This anchor or belief is an on-going process. The more I rehearse the thoughts, feelings and behaviour of driving “safely and legally” the more often I will behave and feel emotionally consistent with the anchor.

    The triggers that I respond to in context to this anchor have remained similar day-to-day. But what happens to the anchor when I have not paid attention to my forward speed and in flash I receive a summons to appear in court or admit my “guilt” and pay the fine, and receive 3 (or more) penalty points? That’s another belief process triggered by the process of what and how I’ve rehersed the response to this scenario.

    When you are driving your car do you feel relaxed or tense? Is the tense feeling because you are engaged in the process of anticipating fear of being flashed or pulled over by the police or are you relaxed because you are engaged in the process of thoughts, feelings, and behaviour that enable you to feel that way?

    I believe that “positive thinking” is as effective as a chocolate fireguard. It appears to be effective but distorts and melts away at the smallest of temperature increases. What works the best (for me) and appears to work for those I’ve worked with, is when our individual thinking, feeling, and behaviour processes are working together.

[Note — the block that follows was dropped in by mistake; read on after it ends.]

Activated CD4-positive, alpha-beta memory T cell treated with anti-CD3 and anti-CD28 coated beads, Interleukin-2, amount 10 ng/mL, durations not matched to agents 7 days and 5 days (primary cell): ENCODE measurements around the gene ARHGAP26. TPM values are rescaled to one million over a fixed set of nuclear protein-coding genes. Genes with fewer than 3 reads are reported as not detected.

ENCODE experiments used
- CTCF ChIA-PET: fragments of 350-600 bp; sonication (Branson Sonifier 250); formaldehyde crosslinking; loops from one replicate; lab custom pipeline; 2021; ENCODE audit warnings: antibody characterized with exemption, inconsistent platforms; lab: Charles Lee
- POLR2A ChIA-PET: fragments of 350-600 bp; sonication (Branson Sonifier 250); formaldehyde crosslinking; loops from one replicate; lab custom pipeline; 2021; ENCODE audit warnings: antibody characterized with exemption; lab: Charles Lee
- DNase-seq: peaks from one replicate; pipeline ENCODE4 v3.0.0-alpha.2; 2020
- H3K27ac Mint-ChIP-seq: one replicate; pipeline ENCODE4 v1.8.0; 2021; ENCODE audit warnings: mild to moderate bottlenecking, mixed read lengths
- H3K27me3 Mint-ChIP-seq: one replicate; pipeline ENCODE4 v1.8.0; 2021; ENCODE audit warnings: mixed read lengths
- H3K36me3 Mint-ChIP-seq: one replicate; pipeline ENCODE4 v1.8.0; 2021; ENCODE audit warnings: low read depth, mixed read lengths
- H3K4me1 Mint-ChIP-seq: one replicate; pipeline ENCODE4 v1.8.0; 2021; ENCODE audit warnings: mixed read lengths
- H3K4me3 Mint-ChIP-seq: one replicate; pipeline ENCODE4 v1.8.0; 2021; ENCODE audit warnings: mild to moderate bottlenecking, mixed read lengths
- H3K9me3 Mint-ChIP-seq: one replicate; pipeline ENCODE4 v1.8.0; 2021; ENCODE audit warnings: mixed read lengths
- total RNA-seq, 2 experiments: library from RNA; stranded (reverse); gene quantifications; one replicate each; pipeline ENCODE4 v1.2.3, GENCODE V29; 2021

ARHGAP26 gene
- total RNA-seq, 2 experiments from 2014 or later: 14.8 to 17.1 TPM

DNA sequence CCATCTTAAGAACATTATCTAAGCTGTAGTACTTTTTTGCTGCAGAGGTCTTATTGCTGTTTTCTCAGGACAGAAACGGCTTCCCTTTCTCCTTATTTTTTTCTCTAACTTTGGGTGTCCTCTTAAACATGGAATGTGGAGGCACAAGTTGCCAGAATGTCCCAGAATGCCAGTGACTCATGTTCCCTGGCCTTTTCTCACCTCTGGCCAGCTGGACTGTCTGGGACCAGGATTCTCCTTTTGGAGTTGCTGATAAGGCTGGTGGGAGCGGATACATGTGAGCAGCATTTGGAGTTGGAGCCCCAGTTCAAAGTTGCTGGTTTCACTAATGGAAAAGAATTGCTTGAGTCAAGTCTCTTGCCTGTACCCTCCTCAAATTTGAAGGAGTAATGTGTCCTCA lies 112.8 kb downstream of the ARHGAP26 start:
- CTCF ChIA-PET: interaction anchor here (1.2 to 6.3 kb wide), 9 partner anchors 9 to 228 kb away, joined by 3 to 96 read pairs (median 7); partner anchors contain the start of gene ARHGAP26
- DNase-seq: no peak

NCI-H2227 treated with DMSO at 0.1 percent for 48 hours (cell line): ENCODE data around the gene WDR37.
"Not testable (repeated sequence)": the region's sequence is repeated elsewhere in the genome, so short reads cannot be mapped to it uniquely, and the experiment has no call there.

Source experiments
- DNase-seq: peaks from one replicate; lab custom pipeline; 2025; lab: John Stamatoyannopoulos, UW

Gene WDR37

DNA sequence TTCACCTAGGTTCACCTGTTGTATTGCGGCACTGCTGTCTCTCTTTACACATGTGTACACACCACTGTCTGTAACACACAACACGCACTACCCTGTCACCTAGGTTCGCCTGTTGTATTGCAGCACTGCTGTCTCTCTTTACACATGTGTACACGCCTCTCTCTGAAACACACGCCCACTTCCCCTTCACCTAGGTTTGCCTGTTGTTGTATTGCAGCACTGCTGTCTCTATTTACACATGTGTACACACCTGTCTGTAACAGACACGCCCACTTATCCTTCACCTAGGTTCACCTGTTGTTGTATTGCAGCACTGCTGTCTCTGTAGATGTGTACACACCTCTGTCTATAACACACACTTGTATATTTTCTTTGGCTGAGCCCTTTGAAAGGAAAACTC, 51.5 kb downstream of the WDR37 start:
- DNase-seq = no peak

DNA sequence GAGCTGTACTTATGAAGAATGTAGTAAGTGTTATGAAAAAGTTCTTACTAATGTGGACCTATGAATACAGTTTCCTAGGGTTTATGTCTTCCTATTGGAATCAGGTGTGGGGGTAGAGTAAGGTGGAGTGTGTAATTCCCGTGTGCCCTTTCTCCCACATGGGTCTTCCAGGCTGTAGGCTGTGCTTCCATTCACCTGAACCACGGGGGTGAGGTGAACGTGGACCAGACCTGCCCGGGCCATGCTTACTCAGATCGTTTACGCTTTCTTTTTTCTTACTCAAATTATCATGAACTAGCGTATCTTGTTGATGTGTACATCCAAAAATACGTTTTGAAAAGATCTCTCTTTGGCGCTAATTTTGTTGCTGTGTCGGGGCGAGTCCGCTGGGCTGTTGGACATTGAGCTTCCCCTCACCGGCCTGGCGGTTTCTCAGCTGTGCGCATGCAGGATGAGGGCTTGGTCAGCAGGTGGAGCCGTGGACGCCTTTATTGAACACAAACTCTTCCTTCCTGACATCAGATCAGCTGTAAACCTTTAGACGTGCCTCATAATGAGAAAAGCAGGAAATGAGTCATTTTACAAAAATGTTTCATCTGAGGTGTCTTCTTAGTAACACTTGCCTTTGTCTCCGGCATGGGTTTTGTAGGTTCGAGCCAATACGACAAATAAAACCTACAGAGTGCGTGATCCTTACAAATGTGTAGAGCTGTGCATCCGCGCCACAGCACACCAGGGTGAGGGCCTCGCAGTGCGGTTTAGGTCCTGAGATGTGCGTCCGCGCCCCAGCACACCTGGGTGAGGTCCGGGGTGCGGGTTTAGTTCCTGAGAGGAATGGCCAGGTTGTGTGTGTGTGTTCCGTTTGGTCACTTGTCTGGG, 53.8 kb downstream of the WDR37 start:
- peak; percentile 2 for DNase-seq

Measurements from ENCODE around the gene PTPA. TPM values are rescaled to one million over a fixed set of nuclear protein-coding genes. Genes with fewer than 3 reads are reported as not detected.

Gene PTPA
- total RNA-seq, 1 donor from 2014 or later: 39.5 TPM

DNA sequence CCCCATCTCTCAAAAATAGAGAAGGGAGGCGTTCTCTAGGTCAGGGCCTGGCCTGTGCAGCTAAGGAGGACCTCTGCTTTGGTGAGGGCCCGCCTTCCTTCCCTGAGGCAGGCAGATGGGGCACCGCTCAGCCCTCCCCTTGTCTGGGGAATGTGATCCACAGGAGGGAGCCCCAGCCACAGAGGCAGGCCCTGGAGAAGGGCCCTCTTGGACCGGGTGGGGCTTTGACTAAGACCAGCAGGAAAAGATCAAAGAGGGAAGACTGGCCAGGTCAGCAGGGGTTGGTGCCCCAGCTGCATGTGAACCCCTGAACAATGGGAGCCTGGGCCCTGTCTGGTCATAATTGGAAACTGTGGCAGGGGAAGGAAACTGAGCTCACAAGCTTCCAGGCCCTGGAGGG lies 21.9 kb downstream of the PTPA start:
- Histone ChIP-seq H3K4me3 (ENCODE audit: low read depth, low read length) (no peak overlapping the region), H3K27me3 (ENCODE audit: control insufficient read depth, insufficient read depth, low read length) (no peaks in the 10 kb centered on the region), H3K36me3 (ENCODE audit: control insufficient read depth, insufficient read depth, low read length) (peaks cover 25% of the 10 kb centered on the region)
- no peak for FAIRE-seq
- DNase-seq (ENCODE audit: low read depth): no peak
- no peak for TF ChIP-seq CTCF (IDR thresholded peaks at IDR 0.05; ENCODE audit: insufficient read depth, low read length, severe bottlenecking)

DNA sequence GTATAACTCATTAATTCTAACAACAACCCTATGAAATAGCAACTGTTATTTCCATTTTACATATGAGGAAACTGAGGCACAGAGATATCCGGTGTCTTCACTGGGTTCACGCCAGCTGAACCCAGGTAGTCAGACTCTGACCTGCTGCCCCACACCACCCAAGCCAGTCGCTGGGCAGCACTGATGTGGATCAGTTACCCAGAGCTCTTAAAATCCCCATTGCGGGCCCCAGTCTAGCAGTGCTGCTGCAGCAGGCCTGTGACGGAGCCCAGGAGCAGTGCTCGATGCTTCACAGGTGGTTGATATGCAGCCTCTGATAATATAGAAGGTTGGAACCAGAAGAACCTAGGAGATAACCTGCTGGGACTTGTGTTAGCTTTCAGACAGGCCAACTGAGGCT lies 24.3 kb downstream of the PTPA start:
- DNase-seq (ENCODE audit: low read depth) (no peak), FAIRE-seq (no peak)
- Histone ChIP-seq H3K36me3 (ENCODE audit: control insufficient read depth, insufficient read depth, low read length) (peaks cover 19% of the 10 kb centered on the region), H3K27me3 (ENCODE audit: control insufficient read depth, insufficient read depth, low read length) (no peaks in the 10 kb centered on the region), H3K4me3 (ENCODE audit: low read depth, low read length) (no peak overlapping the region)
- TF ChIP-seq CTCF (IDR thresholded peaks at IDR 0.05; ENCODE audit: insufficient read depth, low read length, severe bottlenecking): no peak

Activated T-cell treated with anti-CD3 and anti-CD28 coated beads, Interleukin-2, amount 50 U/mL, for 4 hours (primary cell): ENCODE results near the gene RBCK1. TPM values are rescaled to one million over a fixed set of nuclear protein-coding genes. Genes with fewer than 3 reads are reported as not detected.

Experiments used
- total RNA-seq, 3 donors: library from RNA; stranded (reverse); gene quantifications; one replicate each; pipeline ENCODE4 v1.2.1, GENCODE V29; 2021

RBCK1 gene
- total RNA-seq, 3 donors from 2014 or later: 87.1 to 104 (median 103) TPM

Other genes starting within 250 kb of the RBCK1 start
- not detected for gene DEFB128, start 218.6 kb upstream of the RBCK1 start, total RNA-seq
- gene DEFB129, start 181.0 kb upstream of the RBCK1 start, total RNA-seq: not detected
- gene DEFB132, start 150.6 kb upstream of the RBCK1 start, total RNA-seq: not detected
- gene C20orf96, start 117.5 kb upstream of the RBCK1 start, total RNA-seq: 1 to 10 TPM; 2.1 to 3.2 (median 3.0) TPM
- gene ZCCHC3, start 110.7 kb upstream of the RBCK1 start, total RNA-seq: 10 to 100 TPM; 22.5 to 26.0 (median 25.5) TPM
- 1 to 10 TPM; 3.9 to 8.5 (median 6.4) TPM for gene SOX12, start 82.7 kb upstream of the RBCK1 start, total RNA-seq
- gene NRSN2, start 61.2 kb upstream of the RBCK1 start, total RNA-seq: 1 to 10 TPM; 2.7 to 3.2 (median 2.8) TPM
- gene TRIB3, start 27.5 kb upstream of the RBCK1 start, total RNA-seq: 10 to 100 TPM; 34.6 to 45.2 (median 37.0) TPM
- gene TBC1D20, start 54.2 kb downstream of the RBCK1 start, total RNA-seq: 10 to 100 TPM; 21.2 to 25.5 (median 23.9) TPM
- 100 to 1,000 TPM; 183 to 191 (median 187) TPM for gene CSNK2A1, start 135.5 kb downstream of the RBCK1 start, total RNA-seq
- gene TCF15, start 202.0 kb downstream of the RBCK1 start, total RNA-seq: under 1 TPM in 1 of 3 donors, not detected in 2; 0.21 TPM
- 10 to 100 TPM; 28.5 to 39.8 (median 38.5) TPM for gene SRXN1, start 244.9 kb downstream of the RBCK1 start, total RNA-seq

It seems to me that we can create any kind of anchor we want provided we understand that to create an anchor we must first move beyond simply “thinking” about feeling positive (for example) and begin to coordinate our thinking, feeling, and behaving processes. This takes practice.

    Think back to when you first got into a car when you were learning to drive. For some people there were moments of uncertainty: “Is it manoeuvre, mirror, indicate or something else?” And then there was the clutch, shifter, and accelleration or stopping.

    In the beginning some may have felt they were not very practiced and the anchor rehersed up to this point may have been negative. Yet, within a very short time, we began to FEEL our confidence improve because we began to anchor positively with our thoughts, feelings, and behaviour…they were working in sync and we passed our test and off we went.

    Learning how to engage our thinking, feeling, and behaving simultaneously is one approach.